To cycle back to Dreher's description "The “Benedict Option” refers to Christians in the contemporary West who cease to identify the continuation of civility and moral community with the maintenance of American empire [emphasis added], and who therefore are keen to construct local forms of community as loci of Christian resistance against what the empire represents."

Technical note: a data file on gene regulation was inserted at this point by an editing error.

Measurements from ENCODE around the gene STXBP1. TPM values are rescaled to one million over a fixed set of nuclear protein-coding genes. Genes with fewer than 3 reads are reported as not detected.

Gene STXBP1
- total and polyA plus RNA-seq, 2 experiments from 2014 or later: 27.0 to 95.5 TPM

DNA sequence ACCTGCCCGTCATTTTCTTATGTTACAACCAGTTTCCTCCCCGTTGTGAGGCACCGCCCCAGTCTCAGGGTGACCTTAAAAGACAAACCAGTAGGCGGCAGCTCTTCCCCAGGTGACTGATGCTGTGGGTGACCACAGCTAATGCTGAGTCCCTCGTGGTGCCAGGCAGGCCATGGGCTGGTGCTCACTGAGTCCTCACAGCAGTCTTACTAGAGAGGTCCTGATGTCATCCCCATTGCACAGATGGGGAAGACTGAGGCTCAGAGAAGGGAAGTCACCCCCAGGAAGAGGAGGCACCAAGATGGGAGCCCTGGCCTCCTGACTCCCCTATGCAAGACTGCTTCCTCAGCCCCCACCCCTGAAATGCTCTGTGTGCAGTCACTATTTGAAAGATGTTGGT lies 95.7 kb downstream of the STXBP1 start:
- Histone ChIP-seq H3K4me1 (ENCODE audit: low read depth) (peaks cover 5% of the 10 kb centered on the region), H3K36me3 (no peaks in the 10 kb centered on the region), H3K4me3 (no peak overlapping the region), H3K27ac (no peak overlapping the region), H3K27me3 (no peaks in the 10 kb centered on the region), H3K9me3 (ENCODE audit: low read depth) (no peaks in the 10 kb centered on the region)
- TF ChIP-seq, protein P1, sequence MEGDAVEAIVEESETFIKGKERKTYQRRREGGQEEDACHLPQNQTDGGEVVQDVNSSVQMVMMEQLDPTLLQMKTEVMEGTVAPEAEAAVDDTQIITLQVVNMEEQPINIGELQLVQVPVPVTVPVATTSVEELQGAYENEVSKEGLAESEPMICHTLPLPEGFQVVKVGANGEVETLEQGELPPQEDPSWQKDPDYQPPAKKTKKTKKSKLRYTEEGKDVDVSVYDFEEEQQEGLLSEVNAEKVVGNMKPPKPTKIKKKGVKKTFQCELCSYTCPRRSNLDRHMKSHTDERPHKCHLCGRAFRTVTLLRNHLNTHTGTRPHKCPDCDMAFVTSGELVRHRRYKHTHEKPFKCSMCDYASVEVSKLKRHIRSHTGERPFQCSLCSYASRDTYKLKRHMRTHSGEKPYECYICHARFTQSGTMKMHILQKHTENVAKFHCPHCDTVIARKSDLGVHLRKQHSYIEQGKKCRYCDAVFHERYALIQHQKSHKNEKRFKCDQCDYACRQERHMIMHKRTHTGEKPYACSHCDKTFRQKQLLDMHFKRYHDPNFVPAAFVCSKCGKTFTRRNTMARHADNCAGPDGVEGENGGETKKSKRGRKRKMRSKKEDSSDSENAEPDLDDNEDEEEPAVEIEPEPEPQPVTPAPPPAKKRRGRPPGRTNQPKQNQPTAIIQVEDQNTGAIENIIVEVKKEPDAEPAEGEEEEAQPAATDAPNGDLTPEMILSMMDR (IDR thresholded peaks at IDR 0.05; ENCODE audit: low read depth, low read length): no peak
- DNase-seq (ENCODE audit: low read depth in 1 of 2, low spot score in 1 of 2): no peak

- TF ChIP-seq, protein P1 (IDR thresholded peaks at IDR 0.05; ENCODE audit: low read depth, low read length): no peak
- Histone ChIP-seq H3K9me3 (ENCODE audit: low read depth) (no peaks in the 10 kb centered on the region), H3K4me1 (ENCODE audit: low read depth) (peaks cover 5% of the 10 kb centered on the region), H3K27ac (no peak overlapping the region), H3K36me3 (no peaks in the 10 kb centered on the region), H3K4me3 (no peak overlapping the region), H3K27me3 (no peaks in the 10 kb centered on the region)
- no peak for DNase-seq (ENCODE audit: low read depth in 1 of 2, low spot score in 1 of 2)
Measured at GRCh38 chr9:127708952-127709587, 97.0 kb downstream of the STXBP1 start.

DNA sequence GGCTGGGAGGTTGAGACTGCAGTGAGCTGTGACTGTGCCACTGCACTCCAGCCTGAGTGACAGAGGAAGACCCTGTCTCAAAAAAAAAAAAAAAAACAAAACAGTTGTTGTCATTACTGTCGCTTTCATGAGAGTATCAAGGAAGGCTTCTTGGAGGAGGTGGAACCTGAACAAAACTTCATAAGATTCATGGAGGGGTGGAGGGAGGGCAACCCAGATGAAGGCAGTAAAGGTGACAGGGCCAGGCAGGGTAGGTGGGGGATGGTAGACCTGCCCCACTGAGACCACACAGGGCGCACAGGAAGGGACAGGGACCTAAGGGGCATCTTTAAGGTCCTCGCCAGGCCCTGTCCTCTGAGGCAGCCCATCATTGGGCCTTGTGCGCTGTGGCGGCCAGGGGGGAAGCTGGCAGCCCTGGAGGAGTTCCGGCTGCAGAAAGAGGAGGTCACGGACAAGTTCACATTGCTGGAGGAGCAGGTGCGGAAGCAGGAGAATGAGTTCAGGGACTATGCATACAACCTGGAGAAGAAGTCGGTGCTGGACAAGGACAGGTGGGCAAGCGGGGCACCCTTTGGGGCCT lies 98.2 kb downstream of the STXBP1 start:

The reason the low church traditions in the United States will probably never successfully embrace or formulate a Benedict Option is they're too busy trying to maintain the American empire on the one hand, or to wrest social prestige or control within it back to the level they feel they deserve on the other.  In a variety of ways Americans to the left and the right within the context of an American empire are laboring to make Christianity conform to the American ideal rather than considering themselves aliens and strangers to this land.  So in that sense I just can't even find the possibility of feeling bad for the Southern Baptist Convention if it is seen as hijacked by neo-Calvinists or as losing influence.  To the extent that Christians on the left and right have seen fit to ally themselves to the American empire in the hopes of socially engineering the kind of empire they want America to be, that's not going to be a Benedict Option, whatever the Benedict Option may be.